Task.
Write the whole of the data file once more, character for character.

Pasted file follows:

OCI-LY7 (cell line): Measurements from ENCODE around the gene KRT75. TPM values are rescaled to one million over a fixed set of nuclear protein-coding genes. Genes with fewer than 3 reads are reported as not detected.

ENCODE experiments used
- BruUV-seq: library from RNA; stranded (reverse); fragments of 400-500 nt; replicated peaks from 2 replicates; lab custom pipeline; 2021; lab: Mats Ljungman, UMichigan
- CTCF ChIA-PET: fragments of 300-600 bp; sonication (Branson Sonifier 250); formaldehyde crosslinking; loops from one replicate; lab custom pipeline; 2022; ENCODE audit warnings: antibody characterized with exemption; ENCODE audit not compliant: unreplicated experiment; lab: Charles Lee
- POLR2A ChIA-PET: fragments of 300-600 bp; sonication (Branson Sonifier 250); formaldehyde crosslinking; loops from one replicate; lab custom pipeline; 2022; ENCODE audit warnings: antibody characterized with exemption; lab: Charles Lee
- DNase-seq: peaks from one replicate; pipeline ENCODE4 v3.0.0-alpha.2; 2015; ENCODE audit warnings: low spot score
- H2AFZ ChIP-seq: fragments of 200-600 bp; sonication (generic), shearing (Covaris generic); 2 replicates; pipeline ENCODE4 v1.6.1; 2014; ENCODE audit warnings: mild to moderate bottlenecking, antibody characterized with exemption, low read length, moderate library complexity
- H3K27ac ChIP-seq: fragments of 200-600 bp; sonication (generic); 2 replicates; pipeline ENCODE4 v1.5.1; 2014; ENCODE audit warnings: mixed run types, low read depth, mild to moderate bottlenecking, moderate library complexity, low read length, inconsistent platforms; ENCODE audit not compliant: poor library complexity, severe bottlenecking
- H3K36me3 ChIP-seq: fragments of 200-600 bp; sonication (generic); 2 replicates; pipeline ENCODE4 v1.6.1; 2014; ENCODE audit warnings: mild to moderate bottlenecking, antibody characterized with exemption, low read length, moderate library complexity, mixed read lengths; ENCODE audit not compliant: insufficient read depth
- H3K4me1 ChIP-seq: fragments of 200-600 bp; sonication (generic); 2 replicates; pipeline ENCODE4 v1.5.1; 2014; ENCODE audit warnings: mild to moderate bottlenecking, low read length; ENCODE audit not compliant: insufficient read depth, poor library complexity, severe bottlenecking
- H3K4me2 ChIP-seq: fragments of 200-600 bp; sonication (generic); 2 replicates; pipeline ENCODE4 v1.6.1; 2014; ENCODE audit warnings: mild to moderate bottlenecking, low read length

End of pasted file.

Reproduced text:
OCI-LY7 (cell line): Measurements from ENCODE around the gene KRT75. TPM values are rescaled to one million over a fixed set of nuclear protein-coding genes. Genes with fewer than 3 reads are reported as not detected.

ENCODE experiments used
- BruUV-seq: library from RNA; stranded (reverse); fragments of 400-500 nt; replicated peaks from 2 replicates; lab custom pipeline; 2021; lab: Mats Ljungman, UMichigan
- CTCF ChIA-PET: fragments of 300-600 bp; sonication (Branson Sonifier 250); formaldehyde crosslinking; loops from one replicate; lab custom pipeline; 2022; ENCODE audit warnings: antibody characterized with exemption; ENCODE audit not compliant: unreplicated experiment; lab: Charles Lee
- POLR2A ChIA-PET: fragments of 300-600 bp; sonication (Branson Sonifier 250); formaldehyde crosslinking; loops from one replicate; lab custom pipeline; 2022; ENCODE audit warnings: antibody characterized with exemption; lab: Charles Lee
- DNase-seq: peaks from one replicate; pipeline ENCODE4 v3.0.0-alpha.2; 2015; ENCODE audit warnings: low spot score
- H2AFZ ChIP-seq: fragments of 200-600 bp; sonication (generic), shearing (Covaris generic); 2 replicates; pipeline ENCODE4 v1.6.1; 2014; ENCODE audit warnings: mild to moderate bottlenecking, antibody characterized with exemption, low read length, moderate library complexity
- H3K27ac ChIP-seq: fragments of 200-600 bp; sonication (generic); 2 replicates; pipeline ENCODE4 v1.5.1; 2014; ENCODE audit warnings: mixed run types, low read depth, mild to moderate bottlenecking, moderate library complexity, low read length, inconsistent platforms; ENCODE audit not compliant: poor library complexity, severe bottlenecking
- H3K36me3 ChIP-seq: fragments of 200-600 bp; sonication (generic); 2 replicates; pipeline ENCODE4 v1.6.1; 2014; ENCODE audit warnings: mild to moderate bottlenecking, antibody characterized with exemption, low read length, moderate library complexity, mixed read lengths; ENCODE audit not compliant: insufficient read depth
- H3K4me1 ChIP-seq: fragments of 200-600 bp; sonication (generic); 2 replicates; pipeline ENCODE4 v1.5.1; 2014; ENCODE audit warnings: mild to moderate bottlenecking, low read length; ENCODE audit not compliant: insufficient read depth, poor library complexity, severe bottlenecking
- H3K4me2 ChIP-seq: fragments of 200-600 bp; sonication (generic); 2 replicates; pipeline ENCODE4 v1.6.1; 2014; ENCODE audit warnings: mild to moderate bottlenecking, low read length